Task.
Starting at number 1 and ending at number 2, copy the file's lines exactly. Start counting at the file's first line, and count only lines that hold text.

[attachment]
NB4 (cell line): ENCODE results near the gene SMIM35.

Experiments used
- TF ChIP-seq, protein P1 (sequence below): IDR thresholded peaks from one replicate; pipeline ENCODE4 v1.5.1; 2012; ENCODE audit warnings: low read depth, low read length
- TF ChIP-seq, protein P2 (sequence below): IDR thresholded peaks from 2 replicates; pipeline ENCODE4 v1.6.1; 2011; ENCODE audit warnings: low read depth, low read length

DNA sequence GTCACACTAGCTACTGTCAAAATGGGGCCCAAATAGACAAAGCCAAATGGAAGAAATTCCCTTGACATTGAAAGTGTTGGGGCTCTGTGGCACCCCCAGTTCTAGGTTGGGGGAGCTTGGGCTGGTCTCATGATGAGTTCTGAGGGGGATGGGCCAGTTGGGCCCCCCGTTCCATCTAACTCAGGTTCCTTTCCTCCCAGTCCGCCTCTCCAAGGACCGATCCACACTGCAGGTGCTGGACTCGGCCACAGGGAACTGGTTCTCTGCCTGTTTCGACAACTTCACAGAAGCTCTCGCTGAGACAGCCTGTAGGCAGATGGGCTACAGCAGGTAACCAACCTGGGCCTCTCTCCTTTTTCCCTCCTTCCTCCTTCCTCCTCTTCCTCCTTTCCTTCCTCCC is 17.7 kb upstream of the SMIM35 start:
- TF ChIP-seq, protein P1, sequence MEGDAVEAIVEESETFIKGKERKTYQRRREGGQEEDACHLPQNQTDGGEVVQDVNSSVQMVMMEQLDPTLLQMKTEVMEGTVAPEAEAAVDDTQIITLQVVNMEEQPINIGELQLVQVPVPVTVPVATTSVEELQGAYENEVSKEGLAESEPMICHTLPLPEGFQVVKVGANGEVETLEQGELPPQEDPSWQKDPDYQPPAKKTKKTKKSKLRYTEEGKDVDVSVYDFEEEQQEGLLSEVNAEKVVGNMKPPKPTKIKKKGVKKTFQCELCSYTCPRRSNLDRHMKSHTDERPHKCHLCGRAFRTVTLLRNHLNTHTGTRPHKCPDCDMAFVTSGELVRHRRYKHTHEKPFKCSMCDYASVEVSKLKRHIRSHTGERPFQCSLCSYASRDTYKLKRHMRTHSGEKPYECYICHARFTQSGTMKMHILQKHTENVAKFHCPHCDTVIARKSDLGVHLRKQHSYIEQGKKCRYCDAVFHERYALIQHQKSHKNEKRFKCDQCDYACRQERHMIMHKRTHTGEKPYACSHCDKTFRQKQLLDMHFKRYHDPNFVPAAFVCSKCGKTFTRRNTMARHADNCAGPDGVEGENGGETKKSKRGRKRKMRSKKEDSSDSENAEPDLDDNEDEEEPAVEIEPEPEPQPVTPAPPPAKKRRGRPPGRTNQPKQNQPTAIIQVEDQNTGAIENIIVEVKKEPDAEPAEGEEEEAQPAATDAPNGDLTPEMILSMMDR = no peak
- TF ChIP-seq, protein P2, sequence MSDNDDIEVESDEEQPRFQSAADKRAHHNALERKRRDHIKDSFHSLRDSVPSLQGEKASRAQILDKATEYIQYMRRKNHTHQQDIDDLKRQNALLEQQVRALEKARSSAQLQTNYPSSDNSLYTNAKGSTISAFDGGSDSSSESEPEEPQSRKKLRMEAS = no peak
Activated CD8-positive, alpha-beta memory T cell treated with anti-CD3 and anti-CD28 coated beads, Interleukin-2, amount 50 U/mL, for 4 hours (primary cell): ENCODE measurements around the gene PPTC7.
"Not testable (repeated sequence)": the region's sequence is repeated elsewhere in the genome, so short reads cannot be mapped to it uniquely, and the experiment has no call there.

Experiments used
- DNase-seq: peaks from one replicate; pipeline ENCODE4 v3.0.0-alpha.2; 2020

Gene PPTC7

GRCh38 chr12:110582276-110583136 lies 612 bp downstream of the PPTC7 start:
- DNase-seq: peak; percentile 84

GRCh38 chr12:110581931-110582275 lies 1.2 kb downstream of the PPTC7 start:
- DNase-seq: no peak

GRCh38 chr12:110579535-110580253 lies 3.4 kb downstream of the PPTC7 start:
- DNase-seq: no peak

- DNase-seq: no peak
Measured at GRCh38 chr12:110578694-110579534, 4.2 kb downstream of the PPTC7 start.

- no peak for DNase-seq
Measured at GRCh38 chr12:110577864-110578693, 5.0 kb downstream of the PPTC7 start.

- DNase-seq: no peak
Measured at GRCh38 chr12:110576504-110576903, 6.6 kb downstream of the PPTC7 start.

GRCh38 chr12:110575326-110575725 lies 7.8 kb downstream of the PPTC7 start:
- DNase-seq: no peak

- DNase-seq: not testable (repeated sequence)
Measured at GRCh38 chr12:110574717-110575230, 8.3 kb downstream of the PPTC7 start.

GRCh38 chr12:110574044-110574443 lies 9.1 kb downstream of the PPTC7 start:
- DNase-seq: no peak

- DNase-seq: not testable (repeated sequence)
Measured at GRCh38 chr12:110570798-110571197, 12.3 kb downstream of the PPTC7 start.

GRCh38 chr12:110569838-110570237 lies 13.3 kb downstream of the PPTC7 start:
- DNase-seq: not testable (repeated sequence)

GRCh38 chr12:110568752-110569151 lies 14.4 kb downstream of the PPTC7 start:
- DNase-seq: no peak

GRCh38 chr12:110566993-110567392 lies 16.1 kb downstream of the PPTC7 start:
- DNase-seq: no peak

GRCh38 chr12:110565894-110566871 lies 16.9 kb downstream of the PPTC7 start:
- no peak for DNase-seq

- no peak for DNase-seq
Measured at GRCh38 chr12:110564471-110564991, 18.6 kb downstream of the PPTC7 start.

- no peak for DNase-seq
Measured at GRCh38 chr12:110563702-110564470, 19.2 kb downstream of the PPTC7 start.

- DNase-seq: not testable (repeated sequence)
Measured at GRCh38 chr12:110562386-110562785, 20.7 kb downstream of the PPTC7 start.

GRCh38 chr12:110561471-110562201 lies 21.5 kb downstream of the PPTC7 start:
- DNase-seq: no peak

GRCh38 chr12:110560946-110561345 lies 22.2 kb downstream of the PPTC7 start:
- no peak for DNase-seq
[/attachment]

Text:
NB4 (cell line): ENCODE results near the gene SMIM35.

Experiments used